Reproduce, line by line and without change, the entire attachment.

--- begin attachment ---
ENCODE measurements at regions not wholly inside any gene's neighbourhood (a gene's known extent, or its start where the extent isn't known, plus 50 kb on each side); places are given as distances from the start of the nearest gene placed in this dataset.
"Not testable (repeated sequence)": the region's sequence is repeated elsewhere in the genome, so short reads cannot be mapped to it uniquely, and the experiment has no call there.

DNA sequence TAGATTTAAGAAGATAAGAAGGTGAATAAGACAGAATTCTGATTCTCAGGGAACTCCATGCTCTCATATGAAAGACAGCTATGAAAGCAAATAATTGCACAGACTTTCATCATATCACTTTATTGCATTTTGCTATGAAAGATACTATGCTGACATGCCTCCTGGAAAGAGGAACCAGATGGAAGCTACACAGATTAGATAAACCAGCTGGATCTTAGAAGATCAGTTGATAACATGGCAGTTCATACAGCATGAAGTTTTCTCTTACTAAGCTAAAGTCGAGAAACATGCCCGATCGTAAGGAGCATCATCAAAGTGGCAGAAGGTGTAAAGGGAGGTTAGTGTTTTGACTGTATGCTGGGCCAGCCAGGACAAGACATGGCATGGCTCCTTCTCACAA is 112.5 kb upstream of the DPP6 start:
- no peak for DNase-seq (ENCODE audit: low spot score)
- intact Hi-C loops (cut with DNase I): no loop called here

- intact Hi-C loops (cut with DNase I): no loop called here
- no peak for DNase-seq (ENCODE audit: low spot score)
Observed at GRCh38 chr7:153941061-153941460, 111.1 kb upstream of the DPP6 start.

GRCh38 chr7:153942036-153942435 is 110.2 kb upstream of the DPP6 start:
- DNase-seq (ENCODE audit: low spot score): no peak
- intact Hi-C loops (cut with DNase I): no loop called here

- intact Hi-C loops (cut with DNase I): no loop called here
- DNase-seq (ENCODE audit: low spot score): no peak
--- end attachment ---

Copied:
ENCODE measurements at regions not wholly inside any gene's neighbourhood (a gene's known extent, or its start where the extent isn't known, plus 50 kb on each side); places are given as distances from the start of the nearest gene placed in this dataset.
"Not testable (repeated sequence)": the region's sequence is repeated elsewhere in the genome, so short reads cannot be mapped to it uniquely, and the experiment has no call there.

DNA sequence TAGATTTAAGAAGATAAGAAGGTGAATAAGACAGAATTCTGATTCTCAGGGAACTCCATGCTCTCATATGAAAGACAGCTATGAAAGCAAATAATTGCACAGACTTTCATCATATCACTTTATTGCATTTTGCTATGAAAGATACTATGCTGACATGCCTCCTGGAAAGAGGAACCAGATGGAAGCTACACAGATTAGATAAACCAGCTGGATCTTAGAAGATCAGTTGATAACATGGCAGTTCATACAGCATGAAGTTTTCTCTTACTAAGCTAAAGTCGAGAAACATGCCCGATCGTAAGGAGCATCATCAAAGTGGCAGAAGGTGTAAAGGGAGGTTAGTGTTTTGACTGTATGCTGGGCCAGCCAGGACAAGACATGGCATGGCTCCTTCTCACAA is 112.5 kb upstream of the DPP6 start:
- no peak for DNase-seq (ENCODE audit: low spot score)
- intact Hi-C loops (cut with DNase I): no loop called here

- intact Hi-C loops (cut with DNase I): no loop called here
- no peak for DNase-seq (ENCODE audit: low spot score)
Observed at GRCh38 chr7:153941061-153941460, 111.1 kb upstream of the DPP6 start.

GRCh38 chr7:153942036-153942435 is 110.2 kb upstream of the DPP6 start:
- DNase-seq (ENCODE audit: low spot score): no peak
- intact Hi-C loops (cut with DNase I): no loop called here

- intact Hi-C loops (cut with DNase I): no loop called here
- DNase-seq (ENCODE audit: low spot score): no peak